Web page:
LQD’s dividend yield is 1.54% higher than that of MDY (2.48% vs. 0.94%). Also, LQD yielded on average 6.71% less per year over the past decade (6.58% vs. 13.29%). The expense ratio of LQD is 0.09 percentage points lower than MDY’s (0.14% vs. 0.23%).
FYI: The best way I've found to invest in ETFs is through M1 Finance. It's free and you even get an instant line of credit! Have a look here (link to M1 Finance).
|LQD Bond Sectors||Weight|
LQD’s Top Bond Sectors are ratings of BBB, A, AA, AAA, and BB at 50.92%, 37.97%, 8.49%, 2.7%, and 0.05%. The fund is less weighted towards Below B (0.0%), B (0.0%), and US Government (0.0%) rated bonds.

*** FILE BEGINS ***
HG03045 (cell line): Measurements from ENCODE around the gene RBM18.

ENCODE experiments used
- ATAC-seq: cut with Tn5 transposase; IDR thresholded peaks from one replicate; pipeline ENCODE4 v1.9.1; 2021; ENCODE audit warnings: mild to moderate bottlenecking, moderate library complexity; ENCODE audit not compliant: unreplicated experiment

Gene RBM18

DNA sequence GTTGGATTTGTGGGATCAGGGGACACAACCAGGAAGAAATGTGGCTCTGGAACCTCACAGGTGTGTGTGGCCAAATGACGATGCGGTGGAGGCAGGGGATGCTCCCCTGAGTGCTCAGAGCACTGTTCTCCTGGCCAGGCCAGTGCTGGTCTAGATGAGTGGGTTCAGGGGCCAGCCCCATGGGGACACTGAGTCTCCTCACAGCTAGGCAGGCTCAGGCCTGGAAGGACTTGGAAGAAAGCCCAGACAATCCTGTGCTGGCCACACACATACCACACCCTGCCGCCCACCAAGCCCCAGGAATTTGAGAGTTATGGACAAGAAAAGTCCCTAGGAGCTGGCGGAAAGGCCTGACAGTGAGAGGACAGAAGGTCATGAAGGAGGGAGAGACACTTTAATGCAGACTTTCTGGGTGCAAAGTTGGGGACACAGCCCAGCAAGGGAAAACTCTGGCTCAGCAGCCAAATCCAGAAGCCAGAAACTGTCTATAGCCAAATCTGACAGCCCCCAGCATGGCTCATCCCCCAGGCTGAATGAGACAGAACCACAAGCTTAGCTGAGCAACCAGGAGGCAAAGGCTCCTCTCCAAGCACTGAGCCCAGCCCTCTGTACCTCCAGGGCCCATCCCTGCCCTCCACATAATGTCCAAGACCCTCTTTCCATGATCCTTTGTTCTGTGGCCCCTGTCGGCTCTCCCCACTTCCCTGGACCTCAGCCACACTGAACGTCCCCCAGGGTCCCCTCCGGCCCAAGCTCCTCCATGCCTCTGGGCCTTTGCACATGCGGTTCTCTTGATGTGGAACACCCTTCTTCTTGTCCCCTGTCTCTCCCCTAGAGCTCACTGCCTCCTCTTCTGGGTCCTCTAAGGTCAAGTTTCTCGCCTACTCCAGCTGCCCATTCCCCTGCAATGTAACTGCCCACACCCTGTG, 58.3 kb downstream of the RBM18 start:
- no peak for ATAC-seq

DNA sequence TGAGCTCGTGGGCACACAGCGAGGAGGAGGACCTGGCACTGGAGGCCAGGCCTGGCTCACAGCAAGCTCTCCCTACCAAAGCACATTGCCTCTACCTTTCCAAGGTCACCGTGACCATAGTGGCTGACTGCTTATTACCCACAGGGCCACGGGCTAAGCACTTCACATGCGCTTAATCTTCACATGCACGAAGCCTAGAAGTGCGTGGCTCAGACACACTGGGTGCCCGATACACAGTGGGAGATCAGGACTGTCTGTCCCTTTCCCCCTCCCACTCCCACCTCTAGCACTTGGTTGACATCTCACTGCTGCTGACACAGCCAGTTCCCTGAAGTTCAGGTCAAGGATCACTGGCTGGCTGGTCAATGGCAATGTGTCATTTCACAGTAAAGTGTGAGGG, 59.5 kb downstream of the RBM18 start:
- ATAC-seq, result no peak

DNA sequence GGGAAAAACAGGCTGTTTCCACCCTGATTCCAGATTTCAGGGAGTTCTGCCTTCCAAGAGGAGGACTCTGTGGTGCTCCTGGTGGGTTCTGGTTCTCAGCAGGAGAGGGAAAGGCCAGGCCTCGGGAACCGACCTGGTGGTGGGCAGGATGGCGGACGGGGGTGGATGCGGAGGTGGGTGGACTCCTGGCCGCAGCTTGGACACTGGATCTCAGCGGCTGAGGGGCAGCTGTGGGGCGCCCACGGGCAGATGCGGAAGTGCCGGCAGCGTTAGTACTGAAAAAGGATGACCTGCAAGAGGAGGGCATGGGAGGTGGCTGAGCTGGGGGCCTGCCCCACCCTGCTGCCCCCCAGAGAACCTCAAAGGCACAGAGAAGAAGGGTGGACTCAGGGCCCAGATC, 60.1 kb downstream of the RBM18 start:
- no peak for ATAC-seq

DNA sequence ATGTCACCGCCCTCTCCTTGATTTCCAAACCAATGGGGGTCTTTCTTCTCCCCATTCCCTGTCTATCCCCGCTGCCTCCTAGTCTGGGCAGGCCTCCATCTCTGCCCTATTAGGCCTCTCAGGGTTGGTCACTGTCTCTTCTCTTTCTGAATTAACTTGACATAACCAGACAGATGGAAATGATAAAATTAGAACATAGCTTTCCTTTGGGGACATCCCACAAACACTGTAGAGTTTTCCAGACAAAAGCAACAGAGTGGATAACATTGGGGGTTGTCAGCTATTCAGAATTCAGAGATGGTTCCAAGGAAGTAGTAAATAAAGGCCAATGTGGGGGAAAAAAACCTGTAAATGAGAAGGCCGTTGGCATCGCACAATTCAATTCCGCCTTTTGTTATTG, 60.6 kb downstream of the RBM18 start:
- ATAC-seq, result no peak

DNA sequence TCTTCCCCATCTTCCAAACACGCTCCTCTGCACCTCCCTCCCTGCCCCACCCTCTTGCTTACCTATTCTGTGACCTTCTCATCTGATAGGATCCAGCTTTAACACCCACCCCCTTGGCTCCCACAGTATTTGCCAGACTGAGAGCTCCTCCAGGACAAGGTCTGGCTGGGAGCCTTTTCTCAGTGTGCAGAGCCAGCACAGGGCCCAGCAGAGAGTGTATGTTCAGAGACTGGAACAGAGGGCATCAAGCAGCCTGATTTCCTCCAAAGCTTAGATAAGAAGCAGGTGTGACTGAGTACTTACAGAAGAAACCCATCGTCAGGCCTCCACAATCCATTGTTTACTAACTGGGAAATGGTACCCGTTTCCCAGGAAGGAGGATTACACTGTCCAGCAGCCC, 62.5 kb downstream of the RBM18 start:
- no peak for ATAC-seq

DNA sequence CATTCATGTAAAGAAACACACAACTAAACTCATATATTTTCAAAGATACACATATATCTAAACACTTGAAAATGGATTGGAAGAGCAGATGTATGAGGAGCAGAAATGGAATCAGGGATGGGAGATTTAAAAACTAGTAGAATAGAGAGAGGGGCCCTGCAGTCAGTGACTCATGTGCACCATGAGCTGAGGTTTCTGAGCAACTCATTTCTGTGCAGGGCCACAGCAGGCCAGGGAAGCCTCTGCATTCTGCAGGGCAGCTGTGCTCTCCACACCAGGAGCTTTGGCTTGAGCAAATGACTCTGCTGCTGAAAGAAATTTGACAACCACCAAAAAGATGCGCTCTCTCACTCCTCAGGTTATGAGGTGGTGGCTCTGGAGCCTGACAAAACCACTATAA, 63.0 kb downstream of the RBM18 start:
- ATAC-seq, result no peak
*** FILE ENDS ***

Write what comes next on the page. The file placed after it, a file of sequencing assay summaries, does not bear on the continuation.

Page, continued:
|Molina Healthcare Inc||0.63%|
|Fair Isaac Corp||0.62%|
|XPO Logistics Inc||0.61%|
|SolarEdge Technologies Inc||0.61%|
|Camden Property Trust||0.55%|
|FactSet Research Systems Inc||0.54%|
MDY’s Top Holdings are Bio-Techne Corp, Molina Healthcare Inc, Cognex Corp, Fair Isaac Corp, and XPO Logistics Inc at 0.75%, 0.63%, 0.63%, 0.62%, and 0.61%.
SolarEdge Technologies Inc (0.61%), Signature Bank (0.6%), and Graco Inc (0.55%) have a slightly smaller but still significant weight. Camden Property Trust and FactSet Research Systems Inc are also represented in the MDY’s holdings at 0.55% and 0.54%.
NOTE: The easiest way to add diversification to your portfolio is to invest in real estate through Fundrise. You can become private real estate investor without the burden of property management! Check it out here (link to Fundrise).
The iShares iBoxx $ Investment Grade Corporate Bond ETF (LQD) has a Standard Deviation of 5.94 with a Alpha of 0.52 and a Treynor Ratio of 3.08. Its Beta is 1.62 while LQD’s Mean Return is 0.47. Furthermore, the fund has a Sharpe Ratio of 0.85 and a R-squared of 66.93.